Nakajima J1N1-S "Gekko" (Irving) - (scan - 1996)

Japanese night-fighter. There is an excellent book on this airplane, #8 in the "Famous Aircraft of the National Air and Space Museum" series. Its title is Moonlight Interceptor - Japan's "Irving" Night Fighter by Robert Mikesh. It has lots of general information on the type, as well as chapters devoted to the restoration of the Museum's example from 1979-1983 (17,247 man-hours!) The entire series is excellent, I would recommend any of them. I also have #3 on the P-80 and #9 on the Fw 190F-8.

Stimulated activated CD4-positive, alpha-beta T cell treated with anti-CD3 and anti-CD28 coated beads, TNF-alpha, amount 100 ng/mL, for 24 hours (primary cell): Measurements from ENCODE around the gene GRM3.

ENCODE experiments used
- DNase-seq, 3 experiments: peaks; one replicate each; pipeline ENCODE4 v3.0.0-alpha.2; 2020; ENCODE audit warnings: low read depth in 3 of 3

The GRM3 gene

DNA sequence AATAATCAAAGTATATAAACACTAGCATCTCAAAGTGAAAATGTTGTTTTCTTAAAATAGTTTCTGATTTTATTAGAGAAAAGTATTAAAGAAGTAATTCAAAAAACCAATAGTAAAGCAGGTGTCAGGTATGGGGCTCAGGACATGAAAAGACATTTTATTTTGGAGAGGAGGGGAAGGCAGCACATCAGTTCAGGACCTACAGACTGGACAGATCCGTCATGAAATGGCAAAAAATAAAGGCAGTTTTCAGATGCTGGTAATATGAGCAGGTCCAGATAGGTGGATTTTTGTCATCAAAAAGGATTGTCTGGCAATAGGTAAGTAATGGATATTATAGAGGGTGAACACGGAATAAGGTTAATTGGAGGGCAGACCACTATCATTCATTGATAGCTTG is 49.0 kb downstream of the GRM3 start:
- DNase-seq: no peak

In 1938, before Zero had flown, Navy issued spec for 2-engined, long-range escort fighter to reach speed of 280 kts and range of 1300 nm (2000 nm with extra fuel). Mitsubishi abandoned project, but Nakajima design team succeeded in producing large prototype which proved to have remarkable maneuverability. Fitted with large fabric-covered ailerons, slotted flaps (opened 15 for combat) and leading edge slats, could dogfight well with Zero; prototype eventually developed with no flight limitations. But Navy doubted practicality of complex scheme of 2 dorsal barbettes each mounting 2 7.7 mm guns remotely aimed in unison by navigator. Eventually, Navy decided to buy J1N1-C, with barbettes removed, as 3-seat photographic aircraft. (Some reports claimed failure as fighter due to lateral control problems, but test pilots insist it was simply lack of suitable armament). Soon after sorties began over Solomons spring 43, commander of 251st Air Corps hit on a way of intercepting Allied heavy night bombers. Had several aircraft modified as C- Kai night fighters with upper and lower pairs of oblique-firing cannon. Armament proved effective, and most J1Ns built as fighters with nose radar and smoother cabin outline. Were good, robust aircraft but unable to intercept fast, high-flying B-29. (Earlier, Germans had mounted 2 20 mm fixed guns underneath Ju 88C-6 aimed to fire obliquely upward and forward; called "Schraege Musik" mounting which translates roughly as jazz (American, that is. Worked well, especially at night; it took a while for RAF to figure out what was happening to their bombers. The Germans also used this gun mounting on the Bf 110 and other night fighters)

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